[00:01:47] Brad: In this episode I have a conversation with Michael Hyatt. He’s a New York Times bestselling author, formerly CEO and Chairman of Thomas Nelson, one of the largest book publishers in the country, and also was named a top 50 social media influencer by Forbes. So, really to say the guy is accomplished would be an understatement but we really dig in on goal setting in this conversation. With 2016 right around the corner, I couldn’t think of a better topic to be covering but Michael talks about some of the biggest reasons people set goals and then fall short of them. He digs into his personal journey, how he became a goal setter. One of my favorite parts, he talks about his morning routine and how that really gets his day started down the right path to help him achieve his goals he’s laid out for the year. He digs in on how he utilizes Evernote as a simple framework to not only get his goals in writing but also keep them visible throughout the year so he can get them checked off.
Lastly, one of my favorite analogies he uses in the call is those times where you fall short of goals, how to make that not a demotivator but he actually uses an analogy where he compares that to the baseball great Ted Williams and his approach to baseball. So, anyway, I hope you all enjoy this conversation. I had a lot of fun with it. As always, there’s a lot of stuff discussed in the call so any book recommendations, links, articles discussed you can find those in the show notes at BradJ.net/podcast. Also, a special offer he made to all the listeners depending on when you listen to this is the early bird offer for his goal setting framework, Best Year Ever, so you can find that at the very top of the show notes on the actual podcast section on the website. So, without further ado here’s my conversation with Michael Hyatt.
[00:03:39] Brad: I just want to say super honored to have you on here today, Michael.
[00:03:42] Michael: Thanks, Brad.
[00:03:43] Brad: Anything I missed in that intro? Anything else that the listeners and the viewers today should know?
[00:03:50] Michael: Well maybe the most important thing, I’ve been married to my wife Gail for 37 years and we have five grown daughters, four sons-in-law and eight grandchildren so it’s a full house.
[00:04:03] Brad: Enough to keep you super busy then, right?
[00:04:05] Michael: That’s right.
[00:04:06] Brad: By the way, on that note for everyone listening in, my third child has not been born yet so Sarah is due Wednesday and so I might – if my phone rings and I jet, you know why. I’ve got to go to this. So, anyway, well let’s dig in, Michael.
[00:04:24] Michael: Okay.
[00:04:25] Brad: We’ve got a presentation here. I know we’re going to keep these more conversational but really the thought here is the ten biggest mistakes people make in setting goals and what they can do to overcome those. With it being December and New Year’s right around the corner, obviously, a great time of year to be thinking about goals. So, as we get into that, more on a personal level, I know sometimes just the topic of goal setting just kind of creates anxiety and everybody says, “Oh, that just seems overwhelming.” So, have you always been a goal setter? I’m just curious on a personal note, have you always were – like did you start out as a sixth-grader and started writing your notes down for the goals for the upcoming year? Can you tell us a little bit your journey into becoming a goal setter and what that would look like?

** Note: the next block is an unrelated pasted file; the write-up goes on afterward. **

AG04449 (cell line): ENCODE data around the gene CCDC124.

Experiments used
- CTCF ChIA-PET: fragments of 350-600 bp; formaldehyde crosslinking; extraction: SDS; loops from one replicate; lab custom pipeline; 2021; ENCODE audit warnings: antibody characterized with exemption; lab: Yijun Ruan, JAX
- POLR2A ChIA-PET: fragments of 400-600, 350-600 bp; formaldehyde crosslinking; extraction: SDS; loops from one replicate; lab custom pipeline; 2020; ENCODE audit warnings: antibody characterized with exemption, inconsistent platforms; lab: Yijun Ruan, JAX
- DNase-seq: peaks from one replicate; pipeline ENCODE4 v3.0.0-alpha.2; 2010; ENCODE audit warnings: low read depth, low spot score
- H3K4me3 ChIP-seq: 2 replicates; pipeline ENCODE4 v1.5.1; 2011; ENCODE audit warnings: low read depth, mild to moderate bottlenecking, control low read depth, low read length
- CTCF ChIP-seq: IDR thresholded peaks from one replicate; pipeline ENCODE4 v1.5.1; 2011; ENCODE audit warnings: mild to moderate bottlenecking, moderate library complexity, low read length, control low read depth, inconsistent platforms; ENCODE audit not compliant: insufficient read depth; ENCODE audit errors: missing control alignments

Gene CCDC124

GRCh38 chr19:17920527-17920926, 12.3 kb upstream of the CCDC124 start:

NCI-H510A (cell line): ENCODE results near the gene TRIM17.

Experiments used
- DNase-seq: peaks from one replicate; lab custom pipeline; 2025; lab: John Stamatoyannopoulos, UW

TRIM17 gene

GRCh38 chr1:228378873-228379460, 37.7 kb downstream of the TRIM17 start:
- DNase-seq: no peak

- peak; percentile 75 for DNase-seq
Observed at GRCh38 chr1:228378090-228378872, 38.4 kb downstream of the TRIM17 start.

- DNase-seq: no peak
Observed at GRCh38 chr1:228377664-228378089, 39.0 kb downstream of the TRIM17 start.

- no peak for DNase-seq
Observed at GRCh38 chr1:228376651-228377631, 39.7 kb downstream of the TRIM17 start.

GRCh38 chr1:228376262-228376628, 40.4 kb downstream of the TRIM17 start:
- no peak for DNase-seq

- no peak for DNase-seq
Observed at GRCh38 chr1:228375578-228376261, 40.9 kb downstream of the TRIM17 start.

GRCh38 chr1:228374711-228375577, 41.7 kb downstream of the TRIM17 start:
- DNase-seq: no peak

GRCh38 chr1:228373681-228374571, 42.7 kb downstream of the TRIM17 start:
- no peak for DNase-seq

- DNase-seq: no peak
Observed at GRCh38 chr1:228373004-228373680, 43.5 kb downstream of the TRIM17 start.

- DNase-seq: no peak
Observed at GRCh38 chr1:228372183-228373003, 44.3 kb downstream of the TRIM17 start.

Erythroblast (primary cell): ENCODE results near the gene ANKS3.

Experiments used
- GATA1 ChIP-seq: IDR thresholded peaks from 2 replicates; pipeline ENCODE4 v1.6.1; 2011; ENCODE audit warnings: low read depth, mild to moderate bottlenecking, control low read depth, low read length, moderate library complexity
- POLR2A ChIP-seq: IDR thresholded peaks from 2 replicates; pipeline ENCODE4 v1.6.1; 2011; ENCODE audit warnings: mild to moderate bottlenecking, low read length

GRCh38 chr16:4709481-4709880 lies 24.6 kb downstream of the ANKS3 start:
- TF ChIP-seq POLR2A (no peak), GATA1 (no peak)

[00:05:10] Michael: Yeah. Well, I didn’t start in the sixth grade. If I’ve known the value of it back then, I probably would have but I started in college and I guess I realized that there was huge potential in designing your life and not just drifting. I grew up in our home where I had a wonderful father but frankly he just drifted kind of through life without choosing his adventure or choosing the destination and I saw some kind of things that were negative that happened particularly as I got in junior high where he kind of drifted off the rails a bit and it was a great disappointment to me and to my family, and I talk more about that in the video series that I have out right now. But I started seeing the potential of what could happen if you actually are intentional and begin to decide what it is that you want not just with your business but in every area of your life like what do you want for your health? Your fitness level? What do you want for your marriage? For your relationship with your kids? For your friendships? Or your finances and obviously, for your vocation but even your hobbies or your avocation?
So, I just think there’s tremendous, tremendous power in goal setting and by the way, that doesn’t mean that you have to hit all your goals. In fact, the best goal setters I know barely clear half their goals or make half their goals during the year. It’s a little bit like baseball. If you’re batting 300, you’re doing great but if you don’t set goals, you’re very unlikely, I think, to end up where you’re going to live a life of no regrets. You’re going to end up going off the rails at some point.